retrieval algorithm is performing well. The accuracy of the

retrievals is limited by measurement noise and the accuracy of

the forward model. The differences between the forward model

and the measurements are currently dominated by modeling

errors as can be seen by comparing the values given in Tables I

and II. The results presented here are for the lowest resolution

footprint of about 40 km

60 km. Work is ongoing to produce

WindSat

s and wind vector retrievals at a higher resolution

of about 25 km

40 km. For this higher resolution, beam

averaging will provide less noise reduction and measurement

noise will contribute significantly to the differences between

the forward model and the

clear that minimizing the measurement noise in the third and

fourth Stokes measurements is important for measuring wind

direction with a polarimetric microwave radiometer. This will

be even more important as our forward model is improved.

The RMS difference between WindSat and QuikSCAT wind

speed retrievals is less than 1.0 m/s for wind speeds below 10

andmeasurements. It is

m/s. The increase in the standard deviation of the wind speed

difference at higher wind speeds is likely due to several factors.

The largest concentration of WindSat-QuikSCAT matchups

is in the midlatitudes with relatively few matchups at high

latitudes where sustained high winds are more prevalent. As

a result, many of the high wind speed cases are from storms

where the spatial and temporal variability of the wind speeds is

high. The storm-related localized variabilities would increase

the wind speed differences between WindSat and QuikSCAT

at high wind speeds. Another possible cause of the increasing

variability at high wind speeds is errors in the forward model

function for the directional dependence of the

channels. This is similar to the effect of these forward model

errors on the

retrieval performance that are shown in Fig. 9.

Finally, for high wind speeds less training data are available for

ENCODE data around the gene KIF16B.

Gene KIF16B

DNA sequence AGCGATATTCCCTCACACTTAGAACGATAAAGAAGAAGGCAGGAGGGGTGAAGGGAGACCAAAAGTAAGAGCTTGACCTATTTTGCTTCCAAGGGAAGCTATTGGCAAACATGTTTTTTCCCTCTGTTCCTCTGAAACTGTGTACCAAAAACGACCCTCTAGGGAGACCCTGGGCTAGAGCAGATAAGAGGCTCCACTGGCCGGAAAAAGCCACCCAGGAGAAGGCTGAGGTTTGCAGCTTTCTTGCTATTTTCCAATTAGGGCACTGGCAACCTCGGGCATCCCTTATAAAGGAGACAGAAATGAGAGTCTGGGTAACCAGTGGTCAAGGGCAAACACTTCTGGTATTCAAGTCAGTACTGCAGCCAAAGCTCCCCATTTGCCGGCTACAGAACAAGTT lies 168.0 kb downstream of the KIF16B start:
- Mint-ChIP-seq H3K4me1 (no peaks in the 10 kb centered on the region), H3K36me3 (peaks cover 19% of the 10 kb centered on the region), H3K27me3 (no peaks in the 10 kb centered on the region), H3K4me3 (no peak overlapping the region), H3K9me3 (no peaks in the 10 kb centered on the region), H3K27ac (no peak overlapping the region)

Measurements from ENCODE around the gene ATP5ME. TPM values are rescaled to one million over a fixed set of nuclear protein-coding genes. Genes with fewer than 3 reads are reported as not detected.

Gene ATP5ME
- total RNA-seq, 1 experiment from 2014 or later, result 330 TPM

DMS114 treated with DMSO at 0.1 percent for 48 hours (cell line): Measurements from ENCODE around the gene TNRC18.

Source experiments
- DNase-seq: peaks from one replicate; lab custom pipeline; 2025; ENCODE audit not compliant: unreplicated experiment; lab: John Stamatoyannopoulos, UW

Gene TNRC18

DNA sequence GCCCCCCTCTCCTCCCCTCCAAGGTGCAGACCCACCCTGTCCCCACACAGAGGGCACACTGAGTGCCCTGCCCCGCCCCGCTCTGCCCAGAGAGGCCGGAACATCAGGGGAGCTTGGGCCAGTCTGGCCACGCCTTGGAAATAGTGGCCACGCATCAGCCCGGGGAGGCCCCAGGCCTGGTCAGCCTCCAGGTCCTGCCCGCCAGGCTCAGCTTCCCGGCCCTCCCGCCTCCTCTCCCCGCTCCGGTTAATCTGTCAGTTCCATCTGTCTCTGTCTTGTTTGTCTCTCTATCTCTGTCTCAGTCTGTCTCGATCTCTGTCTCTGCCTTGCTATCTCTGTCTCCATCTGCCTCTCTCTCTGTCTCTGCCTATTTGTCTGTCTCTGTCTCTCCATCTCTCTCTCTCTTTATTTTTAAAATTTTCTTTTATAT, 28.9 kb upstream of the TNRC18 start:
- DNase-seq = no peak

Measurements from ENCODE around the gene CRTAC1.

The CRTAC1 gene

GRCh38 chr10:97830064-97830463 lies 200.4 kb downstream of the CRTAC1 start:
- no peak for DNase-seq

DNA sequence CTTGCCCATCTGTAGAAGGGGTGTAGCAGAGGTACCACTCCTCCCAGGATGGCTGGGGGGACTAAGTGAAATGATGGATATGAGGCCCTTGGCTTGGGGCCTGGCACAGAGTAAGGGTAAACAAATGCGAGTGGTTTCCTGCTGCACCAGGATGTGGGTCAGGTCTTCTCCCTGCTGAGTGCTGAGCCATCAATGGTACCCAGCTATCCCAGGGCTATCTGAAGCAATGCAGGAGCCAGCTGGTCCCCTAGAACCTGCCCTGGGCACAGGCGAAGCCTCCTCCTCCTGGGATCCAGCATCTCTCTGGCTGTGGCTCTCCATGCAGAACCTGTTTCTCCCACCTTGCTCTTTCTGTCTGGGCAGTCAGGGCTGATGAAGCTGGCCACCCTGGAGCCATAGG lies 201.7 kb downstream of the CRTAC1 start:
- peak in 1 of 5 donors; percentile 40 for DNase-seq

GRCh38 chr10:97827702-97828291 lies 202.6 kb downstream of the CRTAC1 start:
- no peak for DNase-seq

the empirical corrections to the sea surface emissivity which

results in greater uncertainty in the forward model.

The wind direction performance results are primarily wind

speeddependent.Themagnitudeofthewinddirectionsignalbe-

comes greater than the noise in the measurements around 4 m/s.

In addition, forward modeling errors for the

are currently on theorder of 0.1 K. The combination of these ef-

fectsmeansthatthereispoorwinddirectionperformancebelow

5 m/s. The directional signals for the

superposed on much larger isotropic signals. The forward mod-

eling errors for the isotropic signals are on the order of 0.7 K

for

and 1.0 K for at 10.7 GHz and higher at the higher

frequencies. Therefore, the

and

a greater impact on the wind direction retrievals above about

10 m/s.

The retrieval error covariance matrix,

(4) provides an estimate of the expected variance of the re-

and

andchannels

and channels are

directional signals have

, calculated from

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BETTENHAUSEN et al.: NONLINEAR OPTIMIZATION ALGORITHM FOR WINDSAT609

trievals. The square root of the diagonal of

mate the standard deviation of the retrieval errors provided the

foward model, the measurement error covariance matrix, and

the a priori are good approximations. The overall mean values

forthesquarerootofthediagonalof

m/s for

, 1.0 mm for , and 0.032 mm for

are similar to the overall standard deviation of the differences

betweenourWindSatretrievalsandcollocateddatafromNCEP,